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What is Credit History

A borrower’s credit history can decide what loans or credit cards that the borrower is able to get. The better the credit history, the more offers the borrower will be accepted for, meaning that they can get access to lower interest rates and better terms.

Creditors have found that one of the best ways of predicting future behaviour with a loan is to look at how previous loans were paid off. This means that the credit card history has taken a greater importance.

There is no punitive element in bad credit histories, in that credit providers do not aim to punish a bad borrower, although some credit providers do allow that impression to be set. This means that sometimes a good borrower can feel that they are being “punished” due to virtuous behaviour, such as not taking out credit at an early age, as their credit history is used as a reason to refuse them other credit. However this is not the case. Credit histories are simply a way of credit providers to share history to find out who are the most likely to default on a loan or credit card. Broadly speaking the better a borrower’s repayment record, the better their chance of getting credit.

One effect of this has been that people with no credit history can find it hard to get a loan. The fact that a person has no credit history means that one of the main tools that a lender can use to judge their credit worthiness has been taken away. A total lack of a credit history can also increase the likelihood of credit fraud, as the chances become quite high that the identity has been made up. However many people without a credit history may be students or recent immigrants. For people without a credit history there are ways of getting finance, but they have to look either for deals which advertise themselves as being open to people without an extensive credit history or for immigrants or students. These will tend to have higher interest rates than standard deals.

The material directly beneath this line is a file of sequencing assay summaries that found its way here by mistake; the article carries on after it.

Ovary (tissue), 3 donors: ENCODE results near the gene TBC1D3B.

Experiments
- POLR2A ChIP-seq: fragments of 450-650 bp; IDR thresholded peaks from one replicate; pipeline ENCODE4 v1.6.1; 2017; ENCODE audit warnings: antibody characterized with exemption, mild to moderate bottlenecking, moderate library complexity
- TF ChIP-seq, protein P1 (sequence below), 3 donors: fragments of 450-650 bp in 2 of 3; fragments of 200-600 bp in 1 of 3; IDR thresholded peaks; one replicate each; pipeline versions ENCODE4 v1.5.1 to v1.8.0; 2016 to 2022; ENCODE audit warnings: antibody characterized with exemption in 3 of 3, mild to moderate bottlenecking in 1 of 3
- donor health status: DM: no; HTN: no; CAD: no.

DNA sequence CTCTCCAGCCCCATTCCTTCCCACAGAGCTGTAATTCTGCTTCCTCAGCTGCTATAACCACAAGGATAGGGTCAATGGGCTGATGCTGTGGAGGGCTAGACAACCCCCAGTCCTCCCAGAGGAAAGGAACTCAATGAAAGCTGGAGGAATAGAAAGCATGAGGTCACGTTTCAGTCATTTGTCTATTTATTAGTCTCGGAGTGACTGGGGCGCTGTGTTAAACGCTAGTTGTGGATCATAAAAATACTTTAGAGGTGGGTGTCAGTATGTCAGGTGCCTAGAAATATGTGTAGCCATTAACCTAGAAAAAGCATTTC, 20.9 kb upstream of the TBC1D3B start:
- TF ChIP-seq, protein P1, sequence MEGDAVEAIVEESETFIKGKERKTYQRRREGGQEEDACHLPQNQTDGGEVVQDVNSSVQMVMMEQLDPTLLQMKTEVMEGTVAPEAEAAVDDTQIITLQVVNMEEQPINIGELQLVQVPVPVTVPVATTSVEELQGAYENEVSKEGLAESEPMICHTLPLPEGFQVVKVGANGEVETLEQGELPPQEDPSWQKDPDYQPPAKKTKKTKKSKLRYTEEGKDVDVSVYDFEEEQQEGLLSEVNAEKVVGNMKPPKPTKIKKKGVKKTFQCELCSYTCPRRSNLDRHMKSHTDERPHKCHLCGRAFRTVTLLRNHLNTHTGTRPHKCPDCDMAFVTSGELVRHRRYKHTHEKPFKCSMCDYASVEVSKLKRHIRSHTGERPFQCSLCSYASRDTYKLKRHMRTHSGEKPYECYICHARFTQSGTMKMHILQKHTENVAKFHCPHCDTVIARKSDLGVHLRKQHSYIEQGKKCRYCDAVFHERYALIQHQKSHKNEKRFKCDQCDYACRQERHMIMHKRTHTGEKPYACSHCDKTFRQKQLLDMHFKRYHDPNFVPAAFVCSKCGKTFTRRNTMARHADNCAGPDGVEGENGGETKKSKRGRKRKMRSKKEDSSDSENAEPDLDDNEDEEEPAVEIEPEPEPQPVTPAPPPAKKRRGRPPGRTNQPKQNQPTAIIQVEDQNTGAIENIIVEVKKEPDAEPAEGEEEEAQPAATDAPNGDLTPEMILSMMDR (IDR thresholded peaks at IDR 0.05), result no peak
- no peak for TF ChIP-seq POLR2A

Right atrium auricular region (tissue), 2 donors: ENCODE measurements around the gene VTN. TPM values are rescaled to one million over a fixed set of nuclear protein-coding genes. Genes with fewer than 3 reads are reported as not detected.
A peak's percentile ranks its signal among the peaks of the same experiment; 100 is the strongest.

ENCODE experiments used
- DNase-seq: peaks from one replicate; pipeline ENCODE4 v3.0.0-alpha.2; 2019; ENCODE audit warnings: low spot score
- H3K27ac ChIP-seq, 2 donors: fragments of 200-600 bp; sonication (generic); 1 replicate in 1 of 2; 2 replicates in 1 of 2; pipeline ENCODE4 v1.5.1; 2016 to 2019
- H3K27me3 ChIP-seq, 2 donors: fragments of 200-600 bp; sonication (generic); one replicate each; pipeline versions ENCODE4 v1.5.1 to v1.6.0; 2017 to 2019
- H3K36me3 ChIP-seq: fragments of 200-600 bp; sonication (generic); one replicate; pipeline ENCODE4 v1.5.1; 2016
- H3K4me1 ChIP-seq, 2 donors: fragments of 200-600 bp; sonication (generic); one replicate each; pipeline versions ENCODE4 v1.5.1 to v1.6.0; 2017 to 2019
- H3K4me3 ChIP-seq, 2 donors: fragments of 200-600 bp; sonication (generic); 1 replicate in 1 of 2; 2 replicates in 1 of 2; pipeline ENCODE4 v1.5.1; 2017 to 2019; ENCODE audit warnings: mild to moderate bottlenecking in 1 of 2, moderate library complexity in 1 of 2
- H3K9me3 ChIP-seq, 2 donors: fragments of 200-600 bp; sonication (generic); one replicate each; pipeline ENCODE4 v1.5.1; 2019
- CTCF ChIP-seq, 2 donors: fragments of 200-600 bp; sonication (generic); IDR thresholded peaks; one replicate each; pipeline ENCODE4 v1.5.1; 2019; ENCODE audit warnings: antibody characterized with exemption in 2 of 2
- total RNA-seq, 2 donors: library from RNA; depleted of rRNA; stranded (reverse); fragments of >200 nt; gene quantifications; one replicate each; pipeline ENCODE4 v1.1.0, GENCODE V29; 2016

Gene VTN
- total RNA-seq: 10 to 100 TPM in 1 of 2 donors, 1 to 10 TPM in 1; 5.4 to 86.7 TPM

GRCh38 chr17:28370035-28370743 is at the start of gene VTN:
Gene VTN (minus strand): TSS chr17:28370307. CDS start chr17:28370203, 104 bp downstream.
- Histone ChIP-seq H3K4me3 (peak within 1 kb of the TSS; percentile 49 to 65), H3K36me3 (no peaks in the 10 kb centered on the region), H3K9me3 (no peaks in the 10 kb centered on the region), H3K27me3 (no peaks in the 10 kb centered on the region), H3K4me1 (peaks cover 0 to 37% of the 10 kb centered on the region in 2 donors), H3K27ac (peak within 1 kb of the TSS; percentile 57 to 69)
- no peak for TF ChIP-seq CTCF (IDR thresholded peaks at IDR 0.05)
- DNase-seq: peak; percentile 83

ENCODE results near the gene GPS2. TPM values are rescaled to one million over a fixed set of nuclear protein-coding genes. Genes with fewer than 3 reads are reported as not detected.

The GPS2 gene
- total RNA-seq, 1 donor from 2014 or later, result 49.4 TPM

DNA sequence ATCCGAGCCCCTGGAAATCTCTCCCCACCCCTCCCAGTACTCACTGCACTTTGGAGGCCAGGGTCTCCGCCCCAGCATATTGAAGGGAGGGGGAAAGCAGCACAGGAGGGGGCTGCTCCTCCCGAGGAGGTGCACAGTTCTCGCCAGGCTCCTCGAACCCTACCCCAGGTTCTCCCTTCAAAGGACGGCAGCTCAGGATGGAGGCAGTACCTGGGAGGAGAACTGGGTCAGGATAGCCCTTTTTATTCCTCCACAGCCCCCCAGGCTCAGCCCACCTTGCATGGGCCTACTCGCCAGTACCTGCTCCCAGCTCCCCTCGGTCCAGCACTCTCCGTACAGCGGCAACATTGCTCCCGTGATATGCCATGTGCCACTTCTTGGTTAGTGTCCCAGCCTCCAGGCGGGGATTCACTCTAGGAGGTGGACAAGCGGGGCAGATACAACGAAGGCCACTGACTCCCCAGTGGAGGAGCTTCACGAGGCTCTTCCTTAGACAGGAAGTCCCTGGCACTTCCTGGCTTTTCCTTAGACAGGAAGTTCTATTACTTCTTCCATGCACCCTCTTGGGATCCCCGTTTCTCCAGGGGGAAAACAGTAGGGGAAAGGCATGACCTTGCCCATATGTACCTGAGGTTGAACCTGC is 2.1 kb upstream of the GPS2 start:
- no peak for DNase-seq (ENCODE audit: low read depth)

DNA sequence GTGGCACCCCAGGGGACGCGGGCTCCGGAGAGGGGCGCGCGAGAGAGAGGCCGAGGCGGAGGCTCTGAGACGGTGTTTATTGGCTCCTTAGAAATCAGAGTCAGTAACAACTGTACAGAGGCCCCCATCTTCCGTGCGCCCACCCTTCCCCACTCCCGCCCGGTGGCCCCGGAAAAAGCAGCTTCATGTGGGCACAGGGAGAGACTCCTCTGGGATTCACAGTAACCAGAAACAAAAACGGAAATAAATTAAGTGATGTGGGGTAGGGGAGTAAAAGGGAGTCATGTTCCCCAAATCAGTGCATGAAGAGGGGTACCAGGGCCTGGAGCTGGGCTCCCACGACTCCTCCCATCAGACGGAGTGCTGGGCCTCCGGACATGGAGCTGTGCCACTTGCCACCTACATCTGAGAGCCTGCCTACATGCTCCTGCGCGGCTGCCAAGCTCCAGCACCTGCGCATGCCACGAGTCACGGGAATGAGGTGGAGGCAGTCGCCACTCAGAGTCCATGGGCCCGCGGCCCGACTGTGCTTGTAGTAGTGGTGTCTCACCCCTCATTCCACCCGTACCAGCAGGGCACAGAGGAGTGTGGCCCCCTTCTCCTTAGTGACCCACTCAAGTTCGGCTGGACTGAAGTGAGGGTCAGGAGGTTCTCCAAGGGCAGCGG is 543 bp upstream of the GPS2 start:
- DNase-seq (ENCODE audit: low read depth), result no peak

Other effects of having a poor credit history can be that insurance is denied, as a poor credit history is seen as a risk indicator for insurance fraud. Similarly there has been a growing tendency for employers to look at credit history especially for financially responsible jobs.

A number of factors affect a person’s credit history. This includes whether loan repayments have all been met, the total amount of credit available, the ratio of credit available to credit that is currently taken out and the amount of cards that the borrower has recently applied for.

There are three credit reporting agencies in Canada, Equifax Canada, Trans Union and Northern Credit Bureaus Inc. (which is now owned by the UK bureau Experian). They are governed by the Consumer Reporting Acts in the various provinces and territories. Under these Acts entitle a consumer to their credit report and any other information which the credit bureau has on them.

To get a credit report it is necessary to fax or mail a request together with two pieces of personal identification. Phoning a credit reference will not work as in order to protect consumer data they will not discuss credit matters over the phone.